Employees with flexible work options are happier, more motivated and more likely to stay in their current role than those forced to return to the office, according to a new study.
The University of Melbourne’s Work Futures Hallmark Research Initiative team conducted a survey of 1,400 Australian workers to determine the impact of the COVID-19 pandemic on their work lives as part of its 2023 State of the Future of Work report.
The survey found clear benefits of flexible work for all involved.
Of those surveyed without access to flexible work, 55 per cent reported feeling exhausted, while 45 per cent of those with flexible work reported this.
Employees allowed to work flexibly also reported feeling more motivated in their job, with just over a third reporting feeling less motivated at work, compared with 41 per cent of those surveyed without flexible work.
Almost half of all the flexible workers surveyed said they feel more productive compared to the start of the pandemic, compared to less than a third of workers without flexible options.
The report, completed by a team of interdisciplinary researchers from the University of Melbourne, called on the government to consider legislating a right for workers to access flexible and remote work, in line with several other OECD nations.
The onset of the pandemic forced most workplaces to adopt flexible work options in some form, such as working from home, a four-day work week and flexible hours.
As pandemic restrictions eased, companies found that attempting to scale back these flexible options led to many employees simply quitting, with flexible work becoming a key selling point for many workers.
Of those surveyed by the researchers, just 10 per cent were in favour of traditional work with no remote or flexible options, and three quarters of young workers said that a lack of flexible options in the workplace would motivate them to leave their role.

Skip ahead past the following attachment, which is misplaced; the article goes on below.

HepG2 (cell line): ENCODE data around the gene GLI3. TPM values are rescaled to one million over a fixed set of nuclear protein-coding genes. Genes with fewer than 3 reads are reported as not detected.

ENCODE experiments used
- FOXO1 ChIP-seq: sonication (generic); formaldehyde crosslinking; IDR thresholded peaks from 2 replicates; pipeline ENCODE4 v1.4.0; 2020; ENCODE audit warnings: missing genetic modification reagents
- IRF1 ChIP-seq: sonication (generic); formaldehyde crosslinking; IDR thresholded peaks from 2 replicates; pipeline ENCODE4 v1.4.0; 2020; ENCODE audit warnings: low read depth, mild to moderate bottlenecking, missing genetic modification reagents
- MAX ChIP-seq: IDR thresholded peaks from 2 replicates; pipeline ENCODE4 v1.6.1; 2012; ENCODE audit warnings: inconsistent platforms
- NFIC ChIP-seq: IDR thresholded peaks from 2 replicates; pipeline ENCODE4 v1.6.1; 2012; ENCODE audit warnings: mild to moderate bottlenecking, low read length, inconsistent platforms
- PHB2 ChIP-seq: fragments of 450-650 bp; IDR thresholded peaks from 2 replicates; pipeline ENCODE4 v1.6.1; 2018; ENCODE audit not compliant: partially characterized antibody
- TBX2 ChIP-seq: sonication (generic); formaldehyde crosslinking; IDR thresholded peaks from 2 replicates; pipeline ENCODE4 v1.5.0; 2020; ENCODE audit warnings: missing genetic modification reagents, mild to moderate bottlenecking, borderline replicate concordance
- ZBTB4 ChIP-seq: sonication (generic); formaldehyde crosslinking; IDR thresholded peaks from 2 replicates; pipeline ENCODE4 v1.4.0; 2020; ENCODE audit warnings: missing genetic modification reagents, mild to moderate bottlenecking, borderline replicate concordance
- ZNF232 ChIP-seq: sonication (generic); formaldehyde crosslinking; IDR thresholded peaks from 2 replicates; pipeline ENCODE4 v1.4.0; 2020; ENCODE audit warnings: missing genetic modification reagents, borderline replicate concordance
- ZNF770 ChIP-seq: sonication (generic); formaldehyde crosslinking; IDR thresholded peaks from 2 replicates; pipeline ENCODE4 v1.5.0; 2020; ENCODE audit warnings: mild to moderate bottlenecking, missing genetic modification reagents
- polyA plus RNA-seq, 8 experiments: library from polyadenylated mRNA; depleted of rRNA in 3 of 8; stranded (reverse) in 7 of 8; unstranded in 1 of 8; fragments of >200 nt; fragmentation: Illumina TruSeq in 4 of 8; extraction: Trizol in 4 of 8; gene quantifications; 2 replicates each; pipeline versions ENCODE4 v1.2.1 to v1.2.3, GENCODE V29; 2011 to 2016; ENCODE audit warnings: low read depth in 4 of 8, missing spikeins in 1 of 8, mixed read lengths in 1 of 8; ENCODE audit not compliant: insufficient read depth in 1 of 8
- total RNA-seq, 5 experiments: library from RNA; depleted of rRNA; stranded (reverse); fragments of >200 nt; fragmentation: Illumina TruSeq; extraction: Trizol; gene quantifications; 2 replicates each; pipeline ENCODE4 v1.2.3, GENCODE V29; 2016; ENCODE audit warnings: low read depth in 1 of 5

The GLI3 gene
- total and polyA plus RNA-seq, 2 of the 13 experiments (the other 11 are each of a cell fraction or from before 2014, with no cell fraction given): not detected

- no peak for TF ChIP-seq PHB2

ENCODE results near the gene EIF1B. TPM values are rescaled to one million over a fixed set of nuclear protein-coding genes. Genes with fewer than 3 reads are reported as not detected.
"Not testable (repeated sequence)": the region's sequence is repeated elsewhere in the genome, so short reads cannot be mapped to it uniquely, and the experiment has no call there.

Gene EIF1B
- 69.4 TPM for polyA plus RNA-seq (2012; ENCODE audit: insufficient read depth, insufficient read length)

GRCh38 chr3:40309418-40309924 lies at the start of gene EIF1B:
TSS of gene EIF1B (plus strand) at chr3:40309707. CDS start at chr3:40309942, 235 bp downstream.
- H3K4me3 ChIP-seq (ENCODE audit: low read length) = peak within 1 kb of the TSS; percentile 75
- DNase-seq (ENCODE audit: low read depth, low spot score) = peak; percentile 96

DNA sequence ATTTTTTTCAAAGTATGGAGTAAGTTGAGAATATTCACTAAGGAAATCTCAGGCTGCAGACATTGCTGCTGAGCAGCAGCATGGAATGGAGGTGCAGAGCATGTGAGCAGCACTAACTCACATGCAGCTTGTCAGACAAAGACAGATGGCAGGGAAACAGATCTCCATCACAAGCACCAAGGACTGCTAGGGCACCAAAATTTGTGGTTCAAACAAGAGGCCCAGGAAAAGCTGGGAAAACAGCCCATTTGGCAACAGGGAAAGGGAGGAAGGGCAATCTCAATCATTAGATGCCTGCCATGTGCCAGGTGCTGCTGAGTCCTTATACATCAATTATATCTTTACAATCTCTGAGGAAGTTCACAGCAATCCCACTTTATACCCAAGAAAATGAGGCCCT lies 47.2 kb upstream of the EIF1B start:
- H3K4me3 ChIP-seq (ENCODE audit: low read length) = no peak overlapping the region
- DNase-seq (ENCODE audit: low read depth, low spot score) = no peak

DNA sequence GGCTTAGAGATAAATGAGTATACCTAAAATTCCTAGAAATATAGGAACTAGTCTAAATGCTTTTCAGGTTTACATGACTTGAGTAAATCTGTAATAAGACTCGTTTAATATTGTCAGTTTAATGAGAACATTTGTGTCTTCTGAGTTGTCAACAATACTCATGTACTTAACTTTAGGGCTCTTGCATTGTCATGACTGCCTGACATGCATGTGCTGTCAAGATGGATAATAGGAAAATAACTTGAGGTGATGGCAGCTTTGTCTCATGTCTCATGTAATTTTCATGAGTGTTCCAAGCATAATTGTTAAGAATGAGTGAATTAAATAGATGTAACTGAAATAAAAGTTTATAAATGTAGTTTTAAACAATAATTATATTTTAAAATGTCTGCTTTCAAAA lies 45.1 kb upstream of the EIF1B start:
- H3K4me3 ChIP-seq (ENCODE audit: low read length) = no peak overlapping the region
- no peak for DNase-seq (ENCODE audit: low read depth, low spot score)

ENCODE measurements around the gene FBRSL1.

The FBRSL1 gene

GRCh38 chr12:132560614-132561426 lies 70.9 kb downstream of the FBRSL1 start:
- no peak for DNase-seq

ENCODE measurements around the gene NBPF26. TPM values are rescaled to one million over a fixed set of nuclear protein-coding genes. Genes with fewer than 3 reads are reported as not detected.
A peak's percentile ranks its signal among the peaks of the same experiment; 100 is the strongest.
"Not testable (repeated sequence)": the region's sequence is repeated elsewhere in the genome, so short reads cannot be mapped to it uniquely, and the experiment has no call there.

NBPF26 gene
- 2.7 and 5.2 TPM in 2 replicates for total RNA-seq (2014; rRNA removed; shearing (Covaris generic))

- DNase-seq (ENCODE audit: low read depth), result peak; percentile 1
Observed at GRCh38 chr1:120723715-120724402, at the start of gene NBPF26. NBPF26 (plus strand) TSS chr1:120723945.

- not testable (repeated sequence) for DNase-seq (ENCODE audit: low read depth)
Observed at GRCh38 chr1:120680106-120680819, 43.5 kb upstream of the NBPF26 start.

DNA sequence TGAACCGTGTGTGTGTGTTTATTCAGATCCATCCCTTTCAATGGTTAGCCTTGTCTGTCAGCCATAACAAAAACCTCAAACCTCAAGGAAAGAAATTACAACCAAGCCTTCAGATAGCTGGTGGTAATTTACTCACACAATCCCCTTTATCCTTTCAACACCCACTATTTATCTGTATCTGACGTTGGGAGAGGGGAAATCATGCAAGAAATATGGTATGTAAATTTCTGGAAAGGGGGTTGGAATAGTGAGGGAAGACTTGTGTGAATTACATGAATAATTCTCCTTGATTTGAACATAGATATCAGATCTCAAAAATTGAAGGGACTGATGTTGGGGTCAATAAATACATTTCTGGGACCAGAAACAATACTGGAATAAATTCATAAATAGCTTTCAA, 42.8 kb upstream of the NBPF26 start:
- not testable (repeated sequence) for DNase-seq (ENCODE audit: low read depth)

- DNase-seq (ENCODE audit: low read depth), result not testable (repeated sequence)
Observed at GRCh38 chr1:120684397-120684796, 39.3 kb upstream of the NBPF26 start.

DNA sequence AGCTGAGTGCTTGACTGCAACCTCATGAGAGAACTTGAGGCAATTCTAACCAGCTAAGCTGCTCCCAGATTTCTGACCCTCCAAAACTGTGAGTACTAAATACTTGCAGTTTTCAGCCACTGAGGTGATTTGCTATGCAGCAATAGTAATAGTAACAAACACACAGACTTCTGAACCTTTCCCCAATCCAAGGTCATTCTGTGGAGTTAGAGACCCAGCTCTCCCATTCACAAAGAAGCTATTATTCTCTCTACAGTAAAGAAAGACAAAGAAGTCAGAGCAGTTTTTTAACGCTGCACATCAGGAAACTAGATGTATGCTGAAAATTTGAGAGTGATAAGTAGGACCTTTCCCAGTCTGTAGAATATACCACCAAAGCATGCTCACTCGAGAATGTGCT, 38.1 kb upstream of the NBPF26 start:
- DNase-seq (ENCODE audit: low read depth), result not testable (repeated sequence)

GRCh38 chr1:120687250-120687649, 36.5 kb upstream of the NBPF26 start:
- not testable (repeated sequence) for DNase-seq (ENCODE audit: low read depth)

The report also found that “prime aged workers” – those aged 18 to 54 years old – have suffered worse workplace health due to the pandemic compared to older workers aged 54 years and older.
These workers reported having poorer mental health, more exhaustion, and less motivation with their work.
One in two workers aged under 54 years old reported feeling exhausted at work, 40 per cent said they are less motivated in their role and a third reported experiencing difficulty concentrating at work due to responsibilities outside of their jobs, the study found.
“Prime aged workers are the future of the Australian workforce, and they are burnt out from the pandemic and see their career opportunities as limited,” the report said.
“Since the start of the pandemic, their workplace motivation is down, and they are unable to concentrate at work.
“They are exhausted and time poor. There’s little opportunity for advancement and their mental health is suffering. While Australia did not experience a ‘great resignation’ in 2021 and 2022, it is clear that the Australian prime aged workforce has not recovered, and businesses may face declining productivity and workforce attrition if they do not attend to these issues.”
The report found that Australian workplaces are often unsafe, with a range of people facing discrimination. The research found that 18 per cent of those surveyed reported experiencing discrimination due to their skin colour, ethnic origin or religion.
Of the First Nations Australians surveyed, 27 per cent reported discrimination in the last year.
Those with chronic illnesses have also felt the impact of the pandemic more than others, with just under three-quarters saying that their health condition was caused or worsened by stress associated with their work, according to the report.
The pandemic spurred the rapid adoption of flexible work options. A Senate Committee recently backed a trial of the four-day work week – which sees workers receiving the same amount of pay for working 80 per cent of their hours with the same level of productivity – in the public service after hearing “substantial evidence” about its effectiveness.
Another recent report also found that fully remote tech workers earn more than their counterparts who work full-time in an office.